U.S. Supreme Court
United States v. Stahl, 151 U.S. 366 (1894)
United States v. Stahl
Submitted January 8, 1894
Decided January 22, 1894
151 U.S. 366
APPEAL FROM THE COURT OF CLAIMS
United States v. Alger, ante, 151 U. S. 362, followed.
In a suit in the Court of Claims for longevity pay, alleged by the claimant and denied by the United States to be due him, "after deducting all just credits and offsets," a sum previously paid him for longevity pay to which he was not entitled may be deducted from the sum found to be due him.
This was a claim for $1,000, alleged to be due for longevity pay as an assistant engineer in the Navy from June 10, 1882, to August 10, 1887. The petitioner alleged that he was entitled to this amount, "after deducting all just credits and offsets." The answer was a general traverse.
The findings of fact by the Court of Claims were as follows:
"Claimant entered the Naval Academy September 14, 1876, graduated June 10, 1880, and was commissioned assistant engineer June 10, 1882. On August 10, 1887, he resigned his commission as assistant engineer. On August 11, 1887, he was duly appointed and commissioned an assistant naval constructor. Claimant has never received any credit upon his commission as assistant engineer for his service in the navy from his entry into the Naval Academy September 14, 1876, till the date of his said commission, June 10, 1882. On December 30, 1888, claimant was given credit for his prior service at the naval academy, and as assistant engineer, upon the commission then held by him of assistant naval constructor. The amount due claimant is $1,000 as unpaid longevity pay. "
Upon these facts, the Court of Claims decided as a conclusion of law that the claimant was entitled to recover the sum claimed, and gave judgment accordingly. The United States appealed to this Court.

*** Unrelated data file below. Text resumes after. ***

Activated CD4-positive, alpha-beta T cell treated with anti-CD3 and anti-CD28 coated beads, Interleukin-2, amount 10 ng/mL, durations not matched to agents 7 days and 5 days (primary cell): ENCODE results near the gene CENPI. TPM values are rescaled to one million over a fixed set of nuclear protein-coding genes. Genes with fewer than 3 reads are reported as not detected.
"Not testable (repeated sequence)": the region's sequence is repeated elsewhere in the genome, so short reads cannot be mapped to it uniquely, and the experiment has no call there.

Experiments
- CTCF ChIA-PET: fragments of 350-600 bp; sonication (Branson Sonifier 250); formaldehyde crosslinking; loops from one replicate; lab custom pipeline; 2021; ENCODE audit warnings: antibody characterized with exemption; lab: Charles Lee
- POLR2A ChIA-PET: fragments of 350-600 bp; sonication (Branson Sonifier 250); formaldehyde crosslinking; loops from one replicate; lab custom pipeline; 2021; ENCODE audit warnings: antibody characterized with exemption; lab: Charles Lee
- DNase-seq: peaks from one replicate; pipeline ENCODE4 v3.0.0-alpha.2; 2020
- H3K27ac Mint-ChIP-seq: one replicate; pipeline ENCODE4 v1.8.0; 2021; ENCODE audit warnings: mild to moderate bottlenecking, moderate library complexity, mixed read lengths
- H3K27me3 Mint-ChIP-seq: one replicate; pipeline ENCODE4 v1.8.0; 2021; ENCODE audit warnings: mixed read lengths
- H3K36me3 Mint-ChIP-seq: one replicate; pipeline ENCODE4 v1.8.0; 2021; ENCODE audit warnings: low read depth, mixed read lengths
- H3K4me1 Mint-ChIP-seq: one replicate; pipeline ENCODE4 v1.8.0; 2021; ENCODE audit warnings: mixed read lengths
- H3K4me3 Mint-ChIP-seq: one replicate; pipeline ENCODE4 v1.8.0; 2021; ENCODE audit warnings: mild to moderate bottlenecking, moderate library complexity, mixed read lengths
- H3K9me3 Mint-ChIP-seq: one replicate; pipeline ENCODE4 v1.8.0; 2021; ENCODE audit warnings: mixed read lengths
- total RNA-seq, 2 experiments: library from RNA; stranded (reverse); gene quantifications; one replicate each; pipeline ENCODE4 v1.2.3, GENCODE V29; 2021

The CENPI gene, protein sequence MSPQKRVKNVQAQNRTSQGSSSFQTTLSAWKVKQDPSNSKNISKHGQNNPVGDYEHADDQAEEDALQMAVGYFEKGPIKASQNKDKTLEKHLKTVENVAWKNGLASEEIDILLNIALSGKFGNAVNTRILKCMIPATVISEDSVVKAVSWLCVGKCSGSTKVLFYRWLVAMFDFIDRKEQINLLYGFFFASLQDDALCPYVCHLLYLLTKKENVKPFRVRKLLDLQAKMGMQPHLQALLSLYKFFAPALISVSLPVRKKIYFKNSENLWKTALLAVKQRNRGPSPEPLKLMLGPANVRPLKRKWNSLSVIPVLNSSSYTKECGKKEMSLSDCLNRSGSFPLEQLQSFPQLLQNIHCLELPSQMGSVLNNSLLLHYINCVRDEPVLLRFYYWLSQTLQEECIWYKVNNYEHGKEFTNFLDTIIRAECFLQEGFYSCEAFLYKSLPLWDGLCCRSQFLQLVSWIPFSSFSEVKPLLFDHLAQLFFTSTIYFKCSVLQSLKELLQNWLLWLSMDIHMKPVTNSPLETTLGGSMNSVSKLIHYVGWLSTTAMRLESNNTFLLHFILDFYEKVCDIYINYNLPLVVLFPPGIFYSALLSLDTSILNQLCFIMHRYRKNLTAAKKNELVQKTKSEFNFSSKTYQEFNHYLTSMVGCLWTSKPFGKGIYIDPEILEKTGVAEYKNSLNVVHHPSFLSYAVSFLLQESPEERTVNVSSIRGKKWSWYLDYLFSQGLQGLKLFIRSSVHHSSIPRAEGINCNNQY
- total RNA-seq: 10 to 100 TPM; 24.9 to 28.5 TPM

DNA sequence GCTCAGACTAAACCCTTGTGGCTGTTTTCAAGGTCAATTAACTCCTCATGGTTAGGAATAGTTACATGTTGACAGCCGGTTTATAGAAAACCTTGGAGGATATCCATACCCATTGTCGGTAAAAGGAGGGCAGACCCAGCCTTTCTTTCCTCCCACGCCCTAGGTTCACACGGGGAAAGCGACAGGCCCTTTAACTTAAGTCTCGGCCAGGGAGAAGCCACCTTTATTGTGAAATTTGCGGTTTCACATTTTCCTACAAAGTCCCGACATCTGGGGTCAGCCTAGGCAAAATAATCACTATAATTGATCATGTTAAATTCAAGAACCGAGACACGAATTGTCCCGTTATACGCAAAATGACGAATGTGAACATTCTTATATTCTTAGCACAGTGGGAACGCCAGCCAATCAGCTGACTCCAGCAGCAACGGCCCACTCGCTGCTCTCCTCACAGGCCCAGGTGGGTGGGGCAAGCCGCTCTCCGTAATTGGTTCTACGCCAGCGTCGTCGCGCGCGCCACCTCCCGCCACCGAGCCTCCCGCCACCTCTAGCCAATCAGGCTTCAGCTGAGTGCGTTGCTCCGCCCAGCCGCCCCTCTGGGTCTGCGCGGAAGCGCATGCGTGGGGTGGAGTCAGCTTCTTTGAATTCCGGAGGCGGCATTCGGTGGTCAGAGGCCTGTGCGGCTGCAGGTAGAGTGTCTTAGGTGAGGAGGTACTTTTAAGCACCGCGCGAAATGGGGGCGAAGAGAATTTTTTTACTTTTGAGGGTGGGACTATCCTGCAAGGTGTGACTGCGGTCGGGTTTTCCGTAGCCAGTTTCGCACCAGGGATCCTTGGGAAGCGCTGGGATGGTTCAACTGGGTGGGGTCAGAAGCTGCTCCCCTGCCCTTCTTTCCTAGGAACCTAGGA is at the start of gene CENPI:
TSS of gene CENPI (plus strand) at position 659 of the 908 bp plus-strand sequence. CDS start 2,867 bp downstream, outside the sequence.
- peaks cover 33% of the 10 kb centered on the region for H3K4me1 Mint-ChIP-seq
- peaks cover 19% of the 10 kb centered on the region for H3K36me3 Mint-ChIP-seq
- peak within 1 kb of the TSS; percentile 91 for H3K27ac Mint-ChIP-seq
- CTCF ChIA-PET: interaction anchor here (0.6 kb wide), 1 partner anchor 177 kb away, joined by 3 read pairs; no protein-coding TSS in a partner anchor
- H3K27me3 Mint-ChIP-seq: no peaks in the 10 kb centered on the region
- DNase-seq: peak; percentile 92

MR. JUSTICE GRAY, after stating the case, delivered the opinion of the court.
The claimant, as is implied in the facts found and is admitted by the counsel of the United States, was continuously in active service in the navy from September 14, 1876, to August 10, 1887, first in the Naval Academy as a cadet midshipman, then, it would seem, as a midshipman or a cadet engineer, and then as assistant engineer. See Rev.Stat. §§ 1512, 1521-1525, 1536 a fin. On August 10, 1887, he resigned his commission as assistant engineer, and on August 11, 1887, he was appointed an assistant naval constructor. While the pay of a cadet midshipman, of a midshipman, or of a cadet engineer is not, the pay of an assistant engineer or of an assistant naval constructor is, graduated by length of service. Rev.Stat. § 1536. The claimant's whole service from the time of his entering the Naval Academy, and notwithstanding his resignation of one commission the day before he received another, must be considered a continuous service, for the reasons stated in the opinion just delivered in United States v. Alger, ante, 151 U. S. 362. He has been given credit for his whole prior service upon his last commission, upon which he was not entitled to it, and has been allowed no credit upon his commission as assistant engineer, upon which he was entitled to it. The Court of Claims, applying the same rule that it did in United States v. Alger, apparently considered him entitled to both.
As this Court holds him to be entitled to longevity pay as chanroblesvirtualawlibrary
assistant engineer only, there should be deducted from the sum due him for such pay the sum which has been mistakenly and improperly paid to him. McElrath v. United States, 102 U. S. 426; United States v. Burchard, 125 U. S. 176.
Judgment reversed and case remanded for further proceedings in conformity with this opinion.